Steps towards the validation of the Trendelenburg test : The effect of experimentally reduced hip abductor muscle function on frontal plane mechanics
Kendall, Karen, Patel, Chirag, Wiley, Preston, Pohl, Michael, Emery, Carolyn, & Ferber, Reed (2012) Steps towards the validation of the Trendelenburg test : The effect of experimentally reduced hip abductor muscle function on frontal plane mechanics. In Demont, Richard (Ed.) CATA 2012 : 46th Annual Canadian Athletic Therapist Association Conference, 23-26 May 2012, Quebec City, Quebec, Canada.
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Introduction: The Trendelenburg Test (TT) is used to assess the functional strength of the hip abductor muscles (HABD), their ability to control frontal plane motion of the pelvis, and the ability of the lumbopelvic complex to transfer load into single leg stance.
Rationale: Although a standard method to perform the test has been described for use within clinical populations, no study has directly investigated Trendelenburg’s hypotheses. Purpose: To investigate the validity of the TT using an ultrasound guided nerve block (UNB) of the superior gluteal nerve and determine whether the reduction in HABD strength would result in the theorized mechanical compensatory strategies measured during the TT.
Methods: Quasi-experimental design using a convenience sample of nine healthy males. Only subjects with no current or previous injury to the lumbar spine, pelvis, or lower extremities, and no previous surgeries were included. Force dynamometry was used to evaluation HABD strength (%BW). 2D mechanics were used to evaluate contralateral pelvic drop (cMPD), change in contralateral pelvic drop (∆cMPD), ipsilateral hip adduction (iHADD) and ipsilateral trunk sway (TRUNK) measured in degrees (°). All measures were collected prior to and following a UNB on the superior gluteal nerve performed by an interventional radiologist. Results: Subjects’ age was median 31yrs (IQR:22-32yrs); and weight was median 73kg (IQR:67-81kg). An average 52% reduction of HABD strength (z=2.36,p=0.02) resulted following the UNB. No differences were found in cMPD or ∆cMPD (z=0.01,p= 0.99, z=-0.67,p=0.49). Individual changes in biomechanics show no consistency between subjects and non-systematic changes across the group. One subject demonstrated the mechanical compensations described by Trendelenburg.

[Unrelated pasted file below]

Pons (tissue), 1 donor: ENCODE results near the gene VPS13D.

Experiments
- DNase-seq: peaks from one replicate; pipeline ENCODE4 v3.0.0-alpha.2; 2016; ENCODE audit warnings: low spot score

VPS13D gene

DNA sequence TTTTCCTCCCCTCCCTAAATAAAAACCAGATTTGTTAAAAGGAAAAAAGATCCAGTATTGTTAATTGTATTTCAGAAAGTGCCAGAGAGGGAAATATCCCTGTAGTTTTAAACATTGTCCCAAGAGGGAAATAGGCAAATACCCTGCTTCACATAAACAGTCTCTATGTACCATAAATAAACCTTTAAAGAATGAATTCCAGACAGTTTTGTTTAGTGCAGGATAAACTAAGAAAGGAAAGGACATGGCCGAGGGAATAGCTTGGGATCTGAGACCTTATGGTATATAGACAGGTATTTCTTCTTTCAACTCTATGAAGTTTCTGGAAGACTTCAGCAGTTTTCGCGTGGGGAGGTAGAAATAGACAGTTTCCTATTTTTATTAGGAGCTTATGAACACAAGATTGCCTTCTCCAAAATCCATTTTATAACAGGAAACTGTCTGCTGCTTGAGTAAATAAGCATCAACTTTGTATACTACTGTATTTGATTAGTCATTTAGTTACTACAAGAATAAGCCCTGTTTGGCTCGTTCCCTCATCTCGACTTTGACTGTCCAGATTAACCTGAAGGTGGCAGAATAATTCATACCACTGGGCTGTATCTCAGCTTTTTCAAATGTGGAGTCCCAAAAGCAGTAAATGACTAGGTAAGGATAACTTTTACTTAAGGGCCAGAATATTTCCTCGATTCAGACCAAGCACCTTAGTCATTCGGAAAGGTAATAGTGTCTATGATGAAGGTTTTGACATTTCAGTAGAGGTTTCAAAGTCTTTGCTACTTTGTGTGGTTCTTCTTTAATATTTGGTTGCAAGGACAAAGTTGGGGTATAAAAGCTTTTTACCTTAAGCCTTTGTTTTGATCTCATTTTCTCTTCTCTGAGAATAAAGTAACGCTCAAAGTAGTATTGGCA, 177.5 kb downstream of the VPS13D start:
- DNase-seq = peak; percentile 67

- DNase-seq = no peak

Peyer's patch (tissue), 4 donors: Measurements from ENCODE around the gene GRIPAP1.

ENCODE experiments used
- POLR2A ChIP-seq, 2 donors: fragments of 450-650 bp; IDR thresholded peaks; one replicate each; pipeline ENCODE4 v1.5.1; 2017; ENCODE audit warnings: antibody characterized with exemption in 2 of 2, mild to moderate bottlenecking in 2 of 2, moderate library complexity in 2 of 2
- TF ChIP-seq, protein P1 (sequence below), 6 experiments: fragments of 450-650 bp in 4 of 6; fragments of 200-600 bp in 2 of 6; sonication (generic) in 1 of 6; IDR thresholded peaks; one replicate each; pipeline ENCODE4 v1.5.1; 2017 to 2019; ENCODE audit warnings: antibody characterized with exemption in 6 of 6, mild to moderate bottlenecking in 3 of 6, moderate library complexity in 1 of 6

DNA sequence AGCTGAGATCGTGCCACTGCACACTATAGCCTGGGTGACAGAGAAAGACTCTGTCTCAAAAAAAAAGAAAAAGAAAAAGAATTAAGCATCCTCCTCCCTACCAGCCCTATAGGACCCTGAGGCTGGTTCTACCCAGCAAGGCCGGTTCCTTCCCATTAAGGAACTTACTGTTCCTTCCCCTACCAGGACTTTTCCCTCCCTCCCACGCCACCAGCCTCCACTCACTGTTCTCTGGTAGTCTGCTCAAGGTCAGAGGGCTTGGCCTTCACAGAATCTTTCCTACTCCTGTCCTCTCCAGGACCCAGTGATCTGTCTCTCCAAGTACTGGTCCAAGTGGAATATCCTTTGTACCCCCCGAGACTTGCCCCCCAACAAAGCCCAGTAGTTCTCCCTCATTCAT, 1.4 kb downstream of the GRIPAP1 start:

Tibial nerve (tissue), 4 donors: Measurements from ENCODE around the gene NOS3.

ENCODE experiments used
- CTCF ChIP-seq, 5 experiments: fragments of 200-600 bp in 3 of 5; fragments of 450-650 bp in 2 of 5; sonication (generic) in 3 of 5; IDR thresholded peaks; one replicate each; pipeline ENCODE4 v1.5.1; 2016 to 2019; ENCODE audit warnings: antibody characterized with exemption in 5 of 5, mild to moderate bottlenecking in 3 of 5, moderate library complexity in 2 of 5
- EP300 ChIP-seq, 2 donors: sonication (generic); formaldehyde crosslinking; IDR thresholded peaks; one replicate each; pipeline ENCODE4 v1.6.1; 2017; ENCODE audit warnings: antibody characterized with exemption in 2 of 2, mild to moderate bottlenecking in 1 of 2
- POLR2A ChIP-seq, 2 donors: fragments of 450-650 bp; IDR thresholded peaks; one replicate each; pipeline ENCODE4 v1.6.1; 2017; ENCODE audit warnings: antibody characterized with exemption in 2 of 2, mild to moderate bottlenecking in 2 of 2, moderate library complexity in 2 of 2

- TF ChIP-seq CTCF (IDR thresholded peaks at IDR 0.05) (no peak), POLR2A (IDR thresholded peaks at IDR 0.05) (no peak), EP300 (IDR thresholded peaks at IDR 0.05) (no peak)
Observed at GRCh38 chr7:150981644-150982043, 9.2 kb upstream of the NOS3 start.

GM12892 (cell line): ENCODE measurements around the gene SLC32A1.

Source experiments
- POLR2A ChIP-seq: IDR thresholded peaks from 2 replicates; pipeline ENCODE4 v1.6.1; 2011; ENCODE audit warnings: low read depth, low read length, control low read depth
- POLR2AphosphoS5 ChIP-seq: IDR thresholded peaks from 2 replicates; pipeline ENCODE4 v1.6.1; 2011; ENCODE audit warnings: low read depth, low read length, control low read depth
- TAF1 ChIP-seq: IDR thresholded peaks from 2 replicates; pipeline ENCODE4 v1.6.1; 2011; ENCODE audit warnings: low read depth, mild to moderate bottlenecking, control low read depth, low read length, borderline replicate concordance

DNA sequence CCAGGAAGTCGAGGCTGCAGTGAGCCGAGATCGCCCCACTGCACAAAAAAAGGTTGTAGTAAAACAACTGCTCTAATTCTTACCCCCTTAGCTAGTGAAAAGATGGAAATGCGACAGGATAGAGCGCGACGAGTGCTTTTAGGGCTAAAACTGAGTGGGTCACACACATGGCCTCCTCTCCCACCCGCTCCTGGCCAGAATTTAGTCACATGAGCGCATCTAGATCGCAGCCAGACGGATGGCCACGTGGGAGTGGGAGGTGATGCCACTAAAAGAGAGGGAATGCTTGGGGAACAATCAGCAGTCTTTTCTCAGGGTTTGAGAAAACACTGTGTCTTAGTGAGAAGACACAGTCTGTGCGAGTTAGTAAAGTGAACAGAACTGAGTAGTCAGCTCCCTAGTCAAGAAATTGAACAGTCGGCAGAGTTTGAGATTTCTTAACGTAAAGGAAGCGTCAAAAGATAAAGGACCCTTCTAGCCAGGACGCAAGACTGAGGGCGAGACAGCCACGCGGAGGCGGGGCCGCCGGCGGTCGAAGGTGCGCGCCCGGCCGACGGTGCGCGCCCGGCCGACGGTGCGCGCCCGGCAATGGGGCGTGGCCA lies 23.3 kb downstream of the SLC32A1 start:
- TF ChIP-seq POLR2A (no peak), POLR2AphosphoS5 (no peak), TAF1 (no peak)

Discussion: The TT should not be used as screening measure for HABD strength in populations demonstrating strength greater than 30%BW but reserved for use with populations with marked HABD weakness.
Importance: This study presents data regarding a critical level of HABD strength required to support the pelvis during the TT.
Impact and interest:
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|Item Type:||Conference Item (Poster)|
|Keywords:||Trendelenburg Test , hip abductor muscles, ultrasound guided nerveblock|
|Subjects:||Australian and New Zealand Standard Research Classification > MEDICAL AND HEALTH SCIENCES (110000)|
|Divisions:||Current > QUT Faculties and Divisions > Faculty of Health
Current > Schools > School of Exercise & Nutrition Sciences
|Copyright Owner:||Copyright 2012 Althletic Training and Sports Health Care (Slack Incorporated).|
|Deposited On:||20 May 2013 02:01|
|Last Modified:||22 May 2013 07:15|
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